New Law Enhances FMLA Leave for Military Families
02/21/2008 - Recent amendments to the Family and Medical Leave Act will allow postal workers and others covered by the law to take up to 26 weeks of leave to help eligible family members recover from a military service-related injury or illness.
Amendments to the Family and Medical Leave Act (FMLA) also will permit workers to take up to 12 weeks leave to fulfill family obligations if a spouse, child or parent is on active duty, or is being called to active duty.
The leave adjustments were approved by Congress as part of the FY 2008 National Defense Authorization Act (H.R. 4986), which President Bush signed into law.
The FMLA now permits a “spouse, son, daughter, parent, or next of kin” to take up to 26 workweeks of leave during a 12-month period to care for a “member of the Armed Forces, including a member of the National Guard or Reserves, who is undergoing medical treatment, recuperation, or therapy, is otherwise in outpatient status, or is otherwise on the temporary disability retired list, for a serious injury or illness.” The FMLA leave amendment for service-connected injuries became effective immediately, on Jan. 28, 2008.
According to the Department of Labor (DOL), the active-duty provision permits workers to take up to 12 weeks of FMLA leave for “any qualifying exigency arising out of the fact that the spouse, or a son, daughter, or parent of the employee is on active duty (or has been notified of an impending call or order to active duty) in the Armed Forces in support of a contingency operation.” The active-duty provision will become effective when the DOL issues final regulations defining the terms of “any qualifying exigency.”
Meanwhile, union leaders are troubled that proposed new regulations issued on Feb. 11 will weaken medical privacy and other FMLA protections.
The FMLA was signed into law by President Clinton in 1993. It requires employers to grant eligible employees up to 12 workweeks of unpaid leave during any 12-month period due to a serious health condition, to care for an immediate family member with a serious health condition, to care for a newborn child, or for adopting a child or caring for a foster child.
The FMLA applies to government agencies and most businesses that employ 50 or more workers. To be eligible, employees must have worked for their employer for least 12 months and must have worked a minimum 1,250 hours during the 12-month period immediately preceding the FMLA leave.
Proposed FMLA Regulations Threaten Medical Privacy, Other Protections
Shortly after agreeing to expand leave for military families, the Bush administration proposed new regulations that would weaken employees’ medical privacy protections and make it more difficult for workers to use leave under the Family and Medical Leave Act (FMLA). Regulations proposed by the Department of Labor on Feb. 11, 2008, have caused concern among unions.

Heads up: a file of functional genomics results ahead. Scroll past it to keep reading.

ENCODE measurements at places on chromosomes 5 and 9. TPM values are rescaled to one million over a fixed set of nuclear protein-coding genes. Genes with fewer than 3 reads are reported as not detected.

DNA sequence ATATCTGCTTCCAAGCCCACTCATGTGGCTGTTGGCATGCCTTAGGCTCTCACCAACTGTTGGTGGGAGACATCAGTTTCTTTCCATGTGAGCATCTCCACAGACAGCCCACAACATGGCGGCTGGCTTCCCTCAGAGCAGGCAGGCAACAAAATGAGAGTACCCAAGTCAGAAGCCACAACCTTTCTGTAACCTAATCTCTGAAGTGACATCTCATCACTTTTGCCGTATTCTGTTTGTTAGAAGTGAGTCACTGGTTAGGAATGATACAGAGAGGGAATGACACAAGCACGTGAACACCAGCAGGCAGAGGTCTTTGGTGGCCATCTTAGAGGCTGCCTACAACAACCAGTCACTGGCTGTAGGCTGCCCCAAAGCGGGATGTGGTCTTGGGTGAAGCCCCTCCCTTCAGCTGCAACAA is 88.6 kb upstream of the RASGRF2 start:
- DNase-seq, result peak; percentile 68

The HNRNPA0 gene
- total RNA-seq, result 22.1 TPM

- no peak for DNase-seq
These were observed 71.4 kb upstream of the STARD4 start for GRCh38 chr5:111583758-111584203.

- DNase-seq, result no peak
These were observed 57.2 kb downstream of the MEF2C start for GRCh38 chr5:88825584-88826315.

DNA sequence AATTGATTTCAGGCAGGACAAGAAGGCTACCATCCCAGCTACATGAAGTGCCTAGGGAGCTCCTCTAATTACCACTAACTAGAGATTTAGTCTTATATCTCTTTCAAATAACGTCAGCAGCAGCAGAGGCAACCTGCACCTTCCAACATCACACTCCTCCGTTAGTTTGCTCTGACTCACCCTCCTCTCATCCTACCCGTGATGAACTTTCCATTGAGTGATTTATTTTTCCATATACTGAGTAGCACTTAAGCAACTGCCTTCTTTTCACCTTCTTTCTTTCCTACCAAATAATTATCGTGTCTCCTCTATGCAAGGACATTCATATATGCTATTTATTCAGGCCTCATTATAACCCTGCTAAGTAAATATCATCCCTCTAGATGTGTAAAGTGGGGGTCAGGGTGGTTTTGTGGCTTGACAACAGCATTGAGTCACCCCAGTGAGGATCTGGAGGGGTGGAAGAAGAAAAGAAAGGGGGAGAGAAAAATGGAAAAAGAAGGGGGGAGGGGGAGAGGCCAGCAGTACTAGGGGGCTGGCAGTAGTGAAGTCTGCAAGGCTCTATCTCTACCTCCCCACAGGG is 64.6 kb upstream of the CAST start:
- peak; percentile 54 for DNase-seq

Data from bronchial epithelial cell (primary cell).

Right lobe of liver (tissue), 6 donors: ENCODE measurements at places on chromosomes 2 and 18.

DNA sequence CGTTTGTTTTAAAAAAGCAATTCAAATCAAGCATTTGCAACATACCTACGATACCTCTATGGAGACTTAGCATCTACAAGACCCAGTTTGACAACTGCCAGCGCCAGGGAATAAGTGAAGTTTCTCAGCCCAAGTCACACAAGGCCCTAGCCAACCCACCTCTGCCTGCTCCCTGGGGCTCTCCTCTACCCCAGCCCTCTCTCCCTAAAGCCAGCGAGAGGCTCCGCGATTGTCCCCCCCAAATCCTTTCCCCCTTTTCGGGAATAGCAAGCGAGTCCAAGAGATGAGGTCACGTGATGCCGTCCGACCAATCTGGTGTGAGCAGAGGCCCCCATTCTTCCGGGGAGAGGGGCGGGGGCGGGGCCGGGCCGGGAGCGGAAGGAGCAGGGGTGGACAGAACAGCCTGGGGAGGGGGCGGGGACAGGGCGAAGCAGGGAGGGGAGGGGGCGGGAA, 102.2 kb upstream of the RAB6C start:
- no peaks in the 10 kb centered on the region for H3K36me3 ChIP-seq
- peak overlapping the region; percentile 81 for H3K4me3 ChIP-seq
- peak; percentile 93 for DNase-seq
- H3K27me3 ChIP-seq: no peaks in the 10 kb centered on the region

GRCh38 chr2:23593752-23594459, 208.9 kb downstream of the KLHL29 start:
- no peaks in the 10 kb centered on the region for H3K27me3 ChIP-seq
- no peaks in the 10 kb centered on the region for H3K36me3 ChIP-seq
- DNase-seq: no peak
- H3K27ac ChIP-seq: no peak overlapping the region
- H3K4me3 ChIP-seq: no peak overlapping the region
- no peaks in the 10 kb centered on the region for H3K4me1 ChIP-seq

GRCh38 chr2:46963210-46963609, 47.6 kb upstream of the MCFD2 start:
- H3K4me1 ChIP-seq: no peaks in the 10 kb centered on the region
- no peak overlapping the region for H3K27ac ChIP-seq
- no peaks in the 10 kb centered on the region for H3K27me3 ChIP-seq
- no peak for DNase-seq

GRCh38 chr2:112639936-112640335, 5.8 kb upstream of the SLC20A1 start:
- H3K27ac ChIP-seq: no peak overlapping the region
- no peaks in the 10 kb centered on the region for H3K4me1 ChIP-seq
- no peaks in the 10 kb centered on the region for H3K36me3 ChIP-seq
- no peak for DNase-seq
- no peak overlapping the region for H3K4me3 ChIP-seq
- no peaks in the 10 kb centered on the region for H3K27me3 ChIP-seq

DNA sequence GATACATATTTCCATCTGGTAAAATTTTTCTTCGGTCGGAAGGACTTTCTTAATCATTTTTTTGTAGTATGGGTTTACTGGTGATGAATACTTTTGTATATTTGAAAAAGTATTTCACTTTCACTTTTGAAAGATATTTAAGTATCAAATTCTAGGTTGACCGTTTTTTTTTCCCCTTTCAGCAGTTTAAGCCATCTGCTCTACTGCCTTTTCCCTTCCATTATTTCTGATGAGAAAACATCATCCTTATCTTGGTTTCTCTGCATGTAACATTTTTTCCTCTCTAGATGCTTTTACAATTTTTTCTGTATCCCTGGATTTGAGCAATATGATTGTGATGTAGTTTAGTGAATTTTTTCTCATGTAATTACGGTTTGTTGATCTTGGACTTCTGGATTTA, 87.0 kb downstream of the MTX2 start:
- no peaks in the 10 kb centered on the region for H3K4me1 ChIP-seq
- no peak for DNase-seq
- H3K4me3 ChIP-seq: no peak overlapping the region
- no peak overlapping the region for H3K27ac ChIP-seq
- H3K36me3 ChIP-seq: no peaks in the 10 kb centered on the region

- Current regulations prohibit employers from making direct contact with an employee’s physician. The proposed rules would create exceptions to this prohibition.
- Eligible employees would be required to re-certify lifelong or chronic conditions at least twice a year, regardless of the length of the certification issued by a healthcare provider. (Employees would have to bear the costs of the additional trips to the doctor.) Under current regulations, such certifications last up to a year.
- Current regulation prohibit the disclosure of a “diagnosis or prognosis” on any form. The proposed rule would allow employers to request but not require disclosure.
- While the proposed regulations would allow eligible employees to seek damages against employers who fail to provide them proper notice of their rights under the FMLA, the burden of proof in such cases would be quite high and employees would have to show actual damages suffered.
- Current regulations stipulate that a health problem can qualify as a serious condition when an absence is followed by two visits with a healthcare provider. The proposed regulations would restrict FMLA eligibility by requiring that follow-up treatment take place within 30 days of the start of a medical absence.
- Current law requires employers to provide notice to employees within two business days. The proposed rule expands the period to five business days.
The APWU and other unions are currently reviewing the proposed regulations and plan to file objections within the 60-day public comment period before the new regulations can take effect. The Labor Department has until the end of 2008 to publish its final regulations.